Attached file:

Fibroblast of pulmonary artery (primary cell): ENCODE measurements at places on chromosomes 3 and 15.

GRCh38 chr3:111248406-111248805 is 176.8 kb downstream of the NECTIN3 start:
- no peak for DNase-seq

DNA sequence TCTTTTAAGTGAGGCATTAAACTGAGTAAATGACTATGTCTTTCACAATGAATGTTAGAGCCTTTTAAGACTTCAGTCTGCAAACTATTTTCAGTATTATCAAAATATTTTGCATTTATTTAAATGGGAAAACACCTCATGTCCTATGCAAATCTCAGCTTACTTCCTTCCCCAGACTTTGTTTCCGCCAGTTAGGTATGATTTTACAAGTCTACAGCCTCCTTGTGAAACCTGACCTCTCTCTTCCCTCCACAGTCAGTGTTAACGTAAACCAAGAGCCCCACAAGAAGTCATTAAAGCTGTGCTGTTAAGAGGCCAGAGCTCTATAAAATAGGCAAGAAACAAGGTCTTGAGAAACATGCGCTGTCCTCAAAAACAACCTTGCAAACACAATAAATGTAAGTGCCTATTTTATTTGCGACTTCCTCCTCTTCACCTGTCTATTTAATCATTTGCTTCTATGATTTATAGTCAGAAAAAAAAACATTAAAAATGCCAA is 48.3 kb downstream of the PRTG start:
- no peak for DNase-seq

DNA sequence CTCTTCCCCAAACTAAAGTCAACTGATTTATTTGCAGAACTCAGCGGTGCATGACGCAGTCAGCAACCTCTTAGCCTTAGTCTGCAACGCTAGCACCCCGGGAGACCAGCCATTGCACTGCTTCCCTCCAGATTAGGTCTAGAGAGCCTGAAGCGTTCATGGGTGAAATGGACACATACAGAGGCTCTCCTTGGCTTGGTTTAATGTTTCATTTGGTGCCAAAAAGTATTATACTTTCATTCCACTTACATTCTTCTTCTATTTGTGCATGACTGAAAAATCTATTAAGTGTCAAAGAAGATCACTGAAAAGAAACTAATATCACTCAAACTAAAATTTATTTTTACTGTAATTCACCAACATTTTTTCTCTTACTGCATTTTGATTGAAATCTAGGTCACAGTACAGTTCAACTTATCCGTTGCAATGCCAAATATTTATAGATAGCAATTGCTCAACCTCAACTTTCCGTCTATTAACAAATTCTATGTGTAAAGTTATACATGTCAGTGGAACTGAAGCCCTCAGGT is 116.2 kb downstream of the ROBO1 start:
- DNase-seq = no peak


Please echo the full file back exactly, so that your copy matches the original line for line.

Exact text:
Fibroblast of pulmonary artery (primary cell): ENCODE measurements at places on chromosomes 3 and 15.

GRCh38 chr3:111248406-111248805 is 176.8 kb downstream of the NECTIN3 start:
- no peak for DNase-seq

DNA sequence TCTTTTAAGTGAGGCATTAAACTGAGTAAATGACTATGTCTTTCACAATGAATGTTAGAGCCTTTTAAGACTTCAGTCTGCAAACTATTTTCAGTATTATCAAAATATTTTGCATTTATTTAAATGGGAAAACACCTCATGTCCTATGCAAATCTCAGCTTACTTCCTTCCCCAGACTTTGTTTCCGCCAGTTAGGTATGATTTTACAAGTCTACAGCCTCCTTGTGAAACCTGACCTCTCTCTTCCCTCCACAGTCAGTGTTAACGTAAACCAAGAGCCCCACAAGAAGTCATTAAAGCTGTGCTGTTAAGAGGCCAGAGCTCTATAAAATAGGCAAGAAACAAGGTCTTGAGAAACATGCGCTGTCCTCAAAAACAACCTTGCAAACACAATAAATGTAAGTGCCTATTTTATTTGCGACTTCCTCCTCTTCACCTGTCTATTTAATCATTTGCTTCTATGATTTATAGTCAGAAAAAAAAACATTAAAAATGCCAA is 48.3 kb downstream of the PRTG start:
- no peak for DNase-seq

DNA sequence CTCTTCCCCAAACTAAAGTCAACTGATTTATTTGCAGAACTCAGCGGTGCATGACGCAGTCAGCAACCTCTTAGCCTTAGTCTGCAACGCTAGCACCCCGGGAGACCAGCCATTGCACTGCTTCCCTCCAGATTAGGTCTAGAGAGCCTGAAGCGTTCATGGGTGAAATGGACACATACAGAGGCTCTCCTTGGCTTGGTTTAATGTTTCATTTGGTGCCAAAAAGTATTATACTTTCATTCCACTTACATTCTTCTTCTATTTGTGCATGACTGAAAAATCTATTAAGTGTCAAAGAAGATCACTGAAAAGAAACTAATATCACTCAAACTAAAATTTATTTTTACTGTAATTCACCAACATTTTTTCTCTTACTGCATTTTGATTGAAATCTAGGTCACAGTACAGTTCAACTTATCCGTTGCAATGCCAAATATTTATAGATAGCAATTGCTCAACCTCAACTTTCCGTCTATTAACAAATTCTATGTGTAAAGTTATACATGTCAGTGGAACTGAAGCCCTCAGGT is 116.2 kb downstream of the ROBO1 start:
- DNase-seq = no peak